Poor Boy’s SoulSelf Produced
If you enjoy the sounds of one-man bands like Ben Prestage or Richard Johnston, you’re more than likely going to like this album from Poor Boy’s Soul. It’s full of that energetic beat so much associated with these type of performers who work kicking a drum with tambourine and steady, often hard-hitting guitar that requires a good deal of coordination and skill to come across correctly. Trevor Jones, who is Poor Boy’s Soul, can certainly rip up some tasty slide guitar that can come across either mournful or genuinely heartfelt. He can show a bit of attitude as well. His bio on his website makes it bluntly clear he is not out to become the next rock sensation, so he has nothing to lose or gain by telling you exactly how he feels. “I finally pulled my head out of the sand, that’s when I finally learned to take my stand,” as he informs us in the song “Nails In The Pine.”
Based out of Portland, fans of local artists like Hillstomp or Rollie Tussing (who recently moved to Michigan) will find Poor Boy’s Soul exactly what they’re after. Jones played metal, thrash and punk music and worked with the band Biketramp before taking on his solo route. He’s also fond of hopping freight trains across country living the somewhat itinerant life-style of so many musicians before him. By practicing this he found it was easier to carry an inexpensive acoustic guitar with him, allowing him to play with and learn from musicians he encountered.
The songs on Burn Down are pretty basic and the playing is downright raw, but it is because of this that makes it so authentic sounding. It’s also very personal. He tells you his views on peoples’ religious beliefs in “Throwin’ Stones,” “You say I'm gonna burn in hell, ‘cause I wont bow to no throne, one thing that I know well, you shouldn't be throwing stones.” The title track, “Burn Down” with its mournful slide guitar uses the visage of the old house as a metaphor for social problems facing us all today. Jones believes in using music as a social outlet and he should as its been a common and useful means of expressing thoughts and ideas for eons. On “54 Ways” the old train sound approach is used, but it’s not really so much a train song as it is a profession of love that’s real.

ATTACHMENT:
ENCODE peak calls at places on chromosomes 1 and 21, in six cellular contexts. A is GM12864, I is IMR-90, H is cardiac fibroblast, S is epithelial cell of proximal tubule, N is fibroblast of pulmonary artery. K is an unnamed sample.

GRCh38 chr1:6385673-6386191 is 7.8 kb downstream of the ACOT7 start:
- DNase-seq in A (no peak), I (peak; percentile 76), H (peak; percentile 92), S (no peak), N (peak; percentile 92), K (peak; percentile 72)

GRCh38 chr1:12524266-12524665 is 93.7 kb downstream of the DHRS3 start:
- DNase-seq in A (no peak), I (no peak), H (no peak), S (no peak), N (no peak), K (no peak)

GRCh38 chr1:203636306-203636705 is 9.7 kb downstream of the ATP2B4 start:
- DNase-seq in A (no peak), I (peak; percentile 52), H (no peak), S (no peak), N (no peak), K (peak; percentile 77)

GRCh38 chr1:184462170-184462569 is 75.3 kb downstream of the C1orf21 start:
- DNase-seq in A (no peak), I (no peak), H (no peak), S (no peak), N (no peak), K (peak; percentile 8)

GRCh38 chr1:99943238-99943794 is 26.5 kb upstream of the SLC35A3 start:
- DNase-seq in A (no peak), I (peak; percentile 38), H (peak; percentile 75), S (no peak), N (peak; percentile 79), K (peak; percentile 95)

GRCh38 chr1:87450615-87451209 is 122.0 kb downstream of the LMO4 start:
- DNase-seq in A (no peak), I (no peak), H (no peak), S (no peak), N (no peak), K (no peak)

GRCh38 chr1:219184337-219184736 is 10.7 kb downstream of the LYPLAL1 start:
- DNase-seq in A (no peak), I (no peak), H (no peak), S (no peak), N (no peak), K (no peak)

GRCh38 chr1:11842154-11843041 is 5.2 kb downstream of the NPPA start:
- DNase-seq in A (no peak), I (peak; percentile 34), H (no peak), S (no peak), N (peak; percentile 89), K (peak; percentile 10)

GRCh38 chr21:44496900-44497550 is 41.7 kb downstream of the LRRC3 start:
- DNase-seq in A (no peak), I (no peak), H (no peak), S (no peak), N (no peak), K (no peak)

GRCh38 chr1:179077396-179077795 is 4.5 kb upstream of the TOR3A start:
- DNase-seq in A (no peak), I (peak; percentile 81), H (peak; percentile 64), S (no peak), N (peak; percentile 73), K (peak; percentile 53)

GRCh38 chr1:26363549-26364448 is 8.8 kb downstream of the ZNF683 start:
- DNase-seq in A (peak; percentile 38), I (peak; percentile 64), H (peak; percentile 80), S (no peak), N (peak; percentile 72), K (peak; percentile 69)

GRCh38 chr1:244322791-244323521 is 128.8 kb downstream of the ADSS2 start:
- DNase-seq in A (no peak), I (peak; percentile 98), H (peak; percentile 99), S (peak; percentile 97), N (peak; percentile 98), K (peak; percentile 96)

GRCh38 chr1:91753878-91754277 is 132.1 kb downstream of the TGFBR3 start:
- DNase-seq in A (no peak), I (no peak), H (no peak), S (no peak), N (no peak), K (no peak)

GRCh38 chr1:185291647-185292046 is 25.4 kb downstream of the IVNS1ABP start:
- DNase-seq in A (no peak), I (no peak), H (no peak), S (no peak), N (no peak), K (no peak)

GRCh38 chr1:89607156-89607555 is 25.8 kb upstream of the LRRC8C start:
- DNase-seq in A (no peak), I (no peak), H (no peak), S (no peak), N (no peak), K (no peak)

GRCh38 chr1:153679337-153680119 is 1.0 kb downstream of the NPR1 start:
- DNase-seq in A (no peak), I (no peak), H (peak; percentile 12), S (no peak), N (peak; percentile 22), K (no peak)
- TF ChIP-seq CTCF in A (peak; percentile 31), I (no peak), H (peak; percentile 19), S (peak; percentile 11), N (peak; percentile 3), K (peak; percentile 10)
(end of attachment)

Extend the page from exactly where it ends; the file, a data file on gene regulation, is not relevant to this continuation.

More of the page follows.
All of the tracks use the one-man band format save for the final number, “Annalisa,” which is a moving ballad he wrote for his sister. From the lyrics you gather she has lived a rough life, but he looks up to his older sister and let’s her know, “you’re stronger than those demons in your head.”
Although the album is very short, the feel and the emotion are laid bare before you. It comes from within as all really good blues (or any for that matter) music originates. A strong album from an artist to keep your eyes on.
Total Time: 32:21
Burn Down / Movin’ To The City / Nails In The Pine / Throwin’ Stones / Ain’t Comin’ Back No More / 54 Ways / Annalisa
Reviewed by Greg Johnson